The head of US carrier Delta Air Line has hit out at plans to introduce a customs pre-clearance facility at Abu Dhabi International Airport, which is designed to reduce hefty queuing times for passengers travelling to the US.
Richard Anderson said that delays in clearing international passengers at US airports was an “embarrassment” and the result of wider government spending cuts.
A report by US Travel said that customs delays in the US were putting $95bn worth of economic activity and 519,000 jobs in the country at risk.
“In the US we collect a fee from every passenger, but cannot get the kinds of levels of support,” Anderson told analysts during a conference call. “The answer shouldn’t be to outsource JFK to Abu Dhabi.”
The proposal to open customs pre-clearance in the UAE capital has attracted intense criticism from the airline industry and Air Line Pilots Association, among other industry groups. Among issues raised by these groups that it would give Abu Dhabi-government owned airline Etihad Airways a competitive advantage via US tax payer money.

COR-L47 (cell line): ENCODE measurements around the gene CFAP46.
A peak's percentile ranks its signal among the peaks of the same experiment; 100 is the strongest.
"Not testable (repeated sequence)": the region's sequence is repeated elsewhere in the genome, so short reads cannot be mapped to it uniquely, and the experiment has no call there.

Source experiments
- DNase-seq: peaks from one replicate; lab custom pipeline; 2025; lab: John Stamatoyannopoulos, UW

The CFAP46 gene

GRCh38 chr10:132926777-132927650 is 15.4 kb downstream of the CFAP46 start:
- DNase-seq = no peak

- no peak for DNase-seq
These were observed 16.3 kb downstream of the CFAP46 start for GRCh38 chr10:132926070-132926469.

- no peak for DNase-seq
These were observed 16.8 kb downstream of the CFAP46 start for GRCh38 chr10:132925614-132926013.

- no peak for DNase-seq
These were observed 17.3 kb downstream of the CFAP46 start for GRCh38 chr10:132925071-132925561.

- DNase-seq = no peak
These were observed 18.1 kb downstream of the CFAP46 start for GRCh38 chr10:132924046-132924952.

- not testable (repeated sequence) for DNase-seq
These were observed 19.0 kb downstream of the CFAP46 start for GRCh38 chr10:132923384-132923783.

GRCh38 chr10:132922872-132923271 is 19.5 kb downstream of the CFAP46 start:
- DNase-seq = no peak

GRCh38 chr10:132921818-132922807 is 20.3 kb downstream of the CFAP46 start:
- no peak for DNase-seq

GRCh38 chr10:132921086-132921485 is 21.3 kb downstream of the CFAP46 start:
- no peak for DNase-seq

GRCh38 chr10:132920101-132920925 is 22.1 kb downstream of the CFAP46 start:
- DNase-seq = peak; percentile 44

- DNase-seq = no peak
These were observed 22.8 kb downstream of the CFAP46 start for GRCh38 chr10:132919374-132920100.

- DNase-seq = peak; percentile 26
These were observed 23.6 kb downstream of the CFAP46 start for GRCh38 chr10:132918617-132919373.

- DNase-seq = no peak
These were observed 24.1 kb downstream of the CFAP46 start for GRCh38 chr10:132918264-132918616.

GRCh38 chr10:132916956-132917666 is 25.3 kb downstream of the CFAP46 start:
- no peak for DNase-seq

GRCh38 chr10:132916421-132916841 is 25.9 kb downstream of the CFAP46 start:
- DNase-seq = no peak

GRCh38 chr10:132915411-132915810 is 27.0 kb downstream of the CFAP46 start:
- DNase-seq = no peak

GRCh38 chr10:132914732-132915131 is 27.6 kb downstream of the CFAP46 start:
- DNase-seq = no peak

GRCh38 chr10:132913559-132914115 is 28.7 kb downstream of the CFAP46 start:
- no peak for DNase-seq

Under the agreement, passengers flying from the UAE capital to any US city will be cleared by American customs and immigration officials before boarding their flight, speeding up the entry process and helping the US screen passengers who might be denied entry before flying to the country.
It is believed it is the first time a new destination has been approved for the service since Ireland in the 1980s. The US has operated customs pre-clearance in locations in Canada and some Caribbean islands since the 1950s and 1960s, according to the US Customs and Border Protection website.
Abu Dhabi will reportedly pay 80 percent of the cost of the service but US customs and immigration officials will need to be based in the UAE.